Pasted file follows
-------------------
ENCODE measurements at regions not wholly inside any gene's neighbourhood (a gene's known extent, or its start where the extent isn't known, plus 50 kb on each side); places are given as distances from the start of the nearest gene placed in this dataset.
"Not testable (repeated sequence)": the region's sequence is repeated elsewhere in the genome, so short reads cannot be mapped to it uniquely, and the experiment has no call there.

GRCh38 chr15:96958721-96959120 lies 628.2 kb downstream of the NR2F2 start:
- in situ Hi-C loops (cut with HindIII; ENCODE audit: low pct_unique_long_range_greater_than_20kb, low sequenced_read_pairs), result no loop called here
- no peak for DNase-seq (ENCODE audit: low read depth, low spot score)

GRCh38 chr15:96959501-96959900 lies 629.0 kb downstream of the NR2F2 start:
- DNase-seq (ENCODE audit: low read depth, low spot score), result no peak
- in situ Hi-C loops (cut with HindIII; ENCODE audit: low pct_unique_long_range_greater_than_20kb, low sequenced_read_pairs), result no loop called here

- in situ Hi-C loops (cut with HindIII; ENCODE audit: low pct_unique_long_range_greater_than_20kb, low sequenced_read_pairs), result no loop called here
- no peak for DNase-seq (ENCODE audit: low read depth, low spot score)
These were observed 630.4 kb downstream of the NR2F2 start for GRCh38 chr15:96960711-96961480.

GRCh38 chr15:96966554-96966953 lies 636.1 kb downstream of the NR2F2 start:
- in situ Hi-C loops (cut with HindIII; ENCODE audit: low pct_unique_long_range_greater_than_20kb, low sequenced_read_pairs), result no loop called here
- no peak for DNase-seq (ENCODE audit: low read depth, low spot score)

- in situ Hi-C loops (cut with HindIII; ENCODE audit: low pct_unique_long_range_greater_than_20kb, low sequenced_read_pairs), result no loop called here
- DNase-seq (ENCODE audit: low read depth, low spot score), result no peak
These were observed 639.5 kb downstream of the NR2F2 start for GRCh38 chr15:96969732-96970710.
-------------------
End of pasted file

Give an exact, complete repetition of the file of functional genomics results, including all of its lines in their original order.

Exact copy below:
ENCODE measurements at regions not wholly inside any gene's neighbourhood (a gene's known extent, or its start where the extent isn't known, plus 50 kb on each side); places are given as distances from the start of the nearest gene placed in this dataset.
"Not testable (repeated sequence)": the region's sequence is repeated elsewhere in the genome, so short reads cannot be mapped to it uniquely, and the experiment has no call there.

GRCh38 chr15:96958721-96959120 lies 628.2 kb downstream of the NR2F2 start:
- in situ Hi-C loops (cut with HindIII; ENCODE audit: low pct_unique_long_range_greater_than_20kb, low sequenced_read_pairs), result no loop called here
- no peak for DNase-seq (ENCODE audit: low read depth, low spot score)

GRCh38 chr15:96959501-96959900 lies 629.0 kb downstream of the NR2F2 start:
- DNase-seq (ENCODE audit: low read depth, low spot score), result no peak
- in situ Hi-C loops (cut with HindIII; ENCODE audit: low pct_unique_long_range_greater_than_20kb, low sequenced_read_pairs), result no loop called here

- in situ Hi-C loops (cut with HindIII; ENCODE audit: low pct_unique_long_range_greater_than_20kb, low sequenced_read_pairs), result no loop called here
- no peak for DNase-seq (ENCODE audit: low read depth, low spot score)
These were observed 630.4 kb downstream of the NR2F2 start for GRCh38 chr15:96960711-96961480.

GRCh38 chr15:96966554-96966953 lies 636.1 kb downstream of the NR2F2 start:
- in situ Hi-C loops (cut with HindIII; ENCODE audit: low pct_unique_long_range_greater_than_20kb, low sequenced_read_pairs), result no loop called here
- no peak for DNase-seq (ENCODE audit: low read depth, low spot score)

- in situ Hi-C loops (cut with HindIII; ENCODE audit: low pct_unique_long_range_greater_than_20kb, low sequenced_read_pairs), result no loop called here
- DNase-seq (ENCODE audit: low read depth, low spot score), result no peak
These were observed 639.5 kb downstream of the NR2F2 start for GRCh38 chr15:96969732-96970710.